APL stands for A Programming Language. However, originally APL was not invented as a programming language at all, but as a method to describe algorithms.

IBM used the notation in the early sixties to describe their mainframe hardware architecture. That worked out well. So well that implementing the notation as a programming language more or less recommended itself.

Not only is APL different from other programming languages, it is completely different.

That is probably the reason why people when they are introduced to APL will either love it or hate it.

APL is an interpreter

Because APL is an interpreter one can work interactively.

One enters a statement, and as soon as the <enter> key is pressed, APL calculates the result and prints it to what is called the session manager. If one makes a mistake an error message is printed instead.

That ability to respond immediately is probably the major reason why APL is used by a number of statisticians for data analyses purposes.

If one makes a mistake or wants to manipulate the data in some way one can do this instantly.

This is also a reason why APL programmers don’t break into a sweat when they hear the word “debugging”. APL programmers do not spend 90% of their time with debugging.

APL manages the memory itself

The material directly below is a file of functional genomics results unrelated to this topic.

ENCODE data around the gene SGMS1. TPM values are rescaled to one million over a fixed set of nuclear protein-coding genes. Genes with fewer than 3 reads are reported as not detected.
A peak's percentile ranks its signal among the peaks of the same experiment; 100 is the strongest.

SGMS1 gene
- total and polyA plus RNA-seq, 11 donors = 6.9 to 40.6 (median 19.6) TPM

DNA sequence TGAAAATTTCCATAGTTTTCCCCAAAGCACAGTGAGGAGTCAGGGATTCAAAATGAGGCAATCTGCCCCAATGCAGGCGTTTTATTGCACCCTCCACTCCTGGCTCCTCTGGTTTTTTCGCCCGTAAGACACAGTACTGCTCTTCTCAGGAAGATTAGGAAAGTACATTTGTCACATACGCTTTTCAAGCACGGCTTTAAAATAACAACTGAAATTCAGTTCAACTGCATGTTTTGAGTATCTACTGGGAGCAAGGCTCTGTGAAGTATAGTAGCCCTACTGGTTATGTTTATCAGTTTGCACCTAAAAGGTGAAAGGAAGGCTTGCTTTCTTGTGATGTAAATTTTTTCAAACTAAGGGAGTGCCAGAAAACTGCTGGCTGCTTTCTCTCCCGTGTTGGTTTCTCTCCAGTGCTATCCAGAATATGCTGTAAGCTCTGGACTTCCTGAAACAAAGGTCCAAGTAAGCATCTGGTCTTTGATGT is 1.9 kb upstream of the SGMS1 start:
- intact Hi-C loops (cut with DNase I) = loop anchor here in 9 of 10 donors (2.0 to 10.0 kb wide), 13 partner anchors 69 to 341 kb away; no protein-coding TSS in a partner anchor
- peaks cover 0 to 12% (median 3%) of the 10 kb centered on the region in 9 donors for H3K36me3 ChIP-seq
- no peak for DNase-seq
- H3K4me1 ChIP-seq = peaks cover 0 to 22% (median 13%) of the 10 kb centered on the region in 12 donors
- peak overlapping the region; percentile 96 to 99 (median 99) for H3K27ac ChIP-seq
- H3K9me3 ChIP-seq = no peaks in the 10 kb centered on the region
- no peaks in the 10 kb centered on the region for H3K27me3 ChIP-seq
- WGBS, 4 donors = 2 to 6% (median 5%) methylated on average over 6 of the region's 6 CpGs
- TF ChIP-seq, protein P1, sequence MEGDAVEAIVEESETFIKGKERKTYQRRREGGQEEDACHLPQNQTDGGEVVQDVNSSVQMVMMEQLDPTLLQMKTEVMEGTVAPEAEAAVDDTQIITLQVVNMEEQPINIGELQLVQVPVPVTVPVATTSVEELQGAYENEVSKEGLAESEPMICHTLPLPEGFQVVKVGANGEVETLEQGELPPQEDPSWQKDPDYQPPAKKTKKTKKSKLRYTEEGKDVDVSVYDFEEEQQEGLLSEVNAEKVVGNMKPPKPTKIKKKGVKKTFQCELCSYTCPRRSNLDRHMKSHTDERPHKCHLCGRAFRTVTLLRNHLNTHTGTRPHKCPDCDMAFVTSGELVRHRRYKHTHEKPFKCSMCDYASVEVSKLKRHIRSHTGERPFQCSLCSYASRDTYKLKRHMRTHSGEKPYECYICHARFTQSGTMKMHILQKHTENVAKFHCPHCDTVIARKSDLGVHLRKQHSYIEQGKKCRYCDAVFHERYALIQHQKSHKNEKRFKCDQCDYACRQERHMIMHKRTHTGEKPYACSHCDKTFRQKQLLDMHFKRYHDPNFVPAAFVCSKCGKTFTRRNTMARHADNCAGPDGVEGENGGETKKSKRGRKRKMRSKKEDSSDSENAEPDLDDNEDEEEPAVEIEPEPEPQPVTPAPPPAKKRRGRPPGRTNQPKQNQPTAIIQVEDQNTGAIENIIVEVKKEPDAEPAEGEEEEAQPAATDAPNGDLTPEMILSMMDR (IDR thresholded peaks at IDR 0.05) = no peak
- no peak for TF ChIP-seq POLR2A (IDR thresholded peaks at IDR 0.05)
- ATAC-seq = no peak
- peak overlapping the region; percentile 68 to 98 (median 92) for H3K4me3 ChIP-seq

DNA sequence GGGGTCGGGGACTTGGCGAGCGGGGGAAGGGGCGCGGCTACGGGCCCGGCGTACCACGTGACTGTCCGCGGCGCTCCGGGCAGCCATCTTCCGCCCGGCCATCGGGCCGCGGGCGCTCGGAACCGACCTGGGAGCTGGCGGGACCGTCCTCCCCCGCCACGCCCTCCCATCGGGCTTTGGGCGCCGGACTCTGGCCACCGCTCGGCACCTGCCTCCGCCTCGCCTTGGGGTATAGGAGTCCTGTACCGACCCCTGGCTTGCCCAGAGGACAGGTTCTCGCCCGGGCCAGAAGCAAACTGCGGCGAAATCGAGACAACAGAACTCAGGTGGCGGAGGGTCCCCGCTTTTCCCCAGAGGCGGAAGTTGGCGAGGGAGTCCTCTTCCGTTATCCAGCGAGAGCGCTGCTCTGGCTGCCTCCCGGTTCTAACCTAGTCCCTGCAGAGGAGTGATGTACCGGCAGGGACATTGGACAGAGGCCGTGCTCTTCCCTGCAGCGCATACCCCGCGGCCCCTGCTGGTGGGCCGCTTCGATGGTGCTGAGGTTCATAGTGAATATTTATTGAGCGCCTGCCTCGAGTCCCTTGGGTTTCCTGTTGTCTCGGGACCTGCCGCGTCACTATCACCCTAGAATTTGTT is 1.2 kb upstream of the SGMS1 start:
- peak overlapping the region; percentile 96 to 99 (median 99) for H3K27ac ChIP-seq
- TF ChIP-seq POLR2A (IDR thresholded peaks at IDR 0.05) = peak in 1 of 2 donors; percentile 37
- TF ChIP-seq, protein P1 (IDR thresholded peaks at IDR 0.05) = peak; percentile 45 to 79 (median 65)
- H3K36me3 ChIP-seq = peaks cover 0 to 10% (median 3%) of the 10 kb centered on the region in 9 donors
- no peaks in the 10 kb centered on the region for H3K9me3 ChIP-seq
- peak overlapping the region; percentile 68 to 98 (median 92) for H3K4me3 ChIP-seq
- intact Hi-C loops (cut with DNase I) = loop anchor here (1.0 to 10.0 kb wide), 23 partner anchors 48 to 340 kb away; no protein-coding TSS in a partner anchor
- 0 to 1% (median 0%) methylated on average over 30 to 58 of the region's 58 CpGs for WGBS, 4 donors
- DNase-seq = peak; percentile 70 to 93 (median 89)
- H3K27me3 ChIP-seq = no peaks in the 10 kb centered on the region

No memory allocation required; no deallocation either. Therefore one cannot forget it.

There is no need to program any garbage collection routines – that’s all done by the interpreter.

For a long time this concept was criticised, but when .NET emerged it became mainstream.

APL manages pointer itself

APL does offer pointers, but it manages itself. No buffer overflows and other dangers posed by C-style pointer.

One of the major problems of C simply do not exist in APL.

APL manages data types

APL is not type-oriented; it is left to the interpreter to take care of that.

Adding an integer to a float? No problem: APL performs any necessary conversion itself.

Purists are horrified, practitioners are delighted.

APL does not have key words or commands

The built-in primitives are represented by mostly mathematical, some invented and very few symbols taken from the Greek alphabet.

In APL speech we talk about operators and functions, and while functions process data, operators take functions as operands in order to define a derived function which then can be used to process data.

Because APL functions as well as operators are extremely powerful this concept of representing operations results in extremely terse programs which can achieve a lot.

APL is a non-scalar programming language

That’s why APL is sometimes called an “Array processing language”, and rightly so.

Ordinary programming languages like C (with or without ++), Pascal or Basic are scalar languages by nature. They can process just one piece of data, although in recent years we have seen add-ons.

If you need the total of a vector of numbers with, say, ten items in it, then one has to write a loop and add all the values together.

In APL one takes a different approach because APL can process arrays in one go, no matter whether they are vectors, matrices or high-dimensional arrays.

How does this work? Well, let’s look at an example. Lets’ assume that A is a vector with numbers. In order to get the total of course we need the function +.